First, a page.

King Loser: My Life on Dial Up

I’m no big fan of NASCAR, but I’m a big fan of metaphors, and I think this one holds water (See? There’s one right there!): You drive a race car. This is your job. You’re good. You win. A lot. The number of your car is plastered in the rear window of jacked-up pickups nationwide. People purchase soda based solely upon your endorsement of said soda. You win again. You accept a giant trophy from a knockout blonde in a bikini. Expensive champagne is sprayed indiscriminately. Whoooo! Is what you say. Repeatedly. Then, giddy with the thrill of victory, you walk to your everyday vehicle. And it’s a fricking Yugo.

This is my life. Sorta. I’ve taken liberties. But anyway, I work at optimizing websites. My day is spent helping clients with not only search engine optimization, but also site usability and marketing. All day, I’m on a T-1 line. Then I go home, and there it is – a tan phone cord linking my computer to a phone jack in the wall. If I have my speakers on when I get online, I get a dial tone, phone number beeps, then that squelchy computer squeal. Like in The Matrix, but not cool.

This is, admittedly, a source of no little embarrassment. I’m laughed at. I’m a little sensitive about it. Sometimes I cry.

The dial-up does, however, give me an increasingly unique perspective into usability. When I’m looking at a site, and it’s taking a while to load, or even timing out, on our T-1 line, I know from cruel experience that there’s no way anyone’s ever getting there on dial-up. And despite my urge to throw my computer out into the road, I don’t think I suffer from a pathological lack of patience. I’m pretty normal, but I am not going to sit there for a year while your site loads. Count me out. My sanity depends upon it. Sure, flash is pretty, but it’s keeping me, a potential source of revenue, from your products and services. And I’m not alone, friends. According to the Pew Internet and American Life Project’s Report on Rural Broadband Internet Use (PDF), only 24% of rural Americans have high-speed Internet at home. 29% of us (most, I’d imagine, reluctantly) suffer through the dial-up. Even scarier, 21% of urban Internet users are on dial-up. That’s a lot of folks. That’s a whole mess of potential customers who maybe are trying to access your site, then giving up, going to one that’s maybe a little less “flashy” but that will actually load.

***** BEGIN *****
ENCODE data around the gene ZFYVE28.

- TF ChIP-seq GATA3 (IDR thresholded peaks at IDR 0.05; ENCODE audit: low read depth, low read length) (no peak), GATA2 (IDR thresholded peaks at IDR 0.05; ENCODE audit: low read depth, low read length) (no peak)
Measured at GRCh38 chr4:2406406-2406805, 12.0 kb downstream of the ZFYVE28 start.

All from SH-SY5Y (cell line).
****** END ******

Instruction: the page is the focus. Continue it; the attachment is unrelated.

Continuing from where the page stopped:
For this reason, this special insight, I appreciate my dial-up connection. I can apply my home situation to my job, give clients a little edge into all aspects of the marketplace. A little flash goes a long way, is what I say. And I say “thank you, dial-up!”

No, never mind. It still sucks.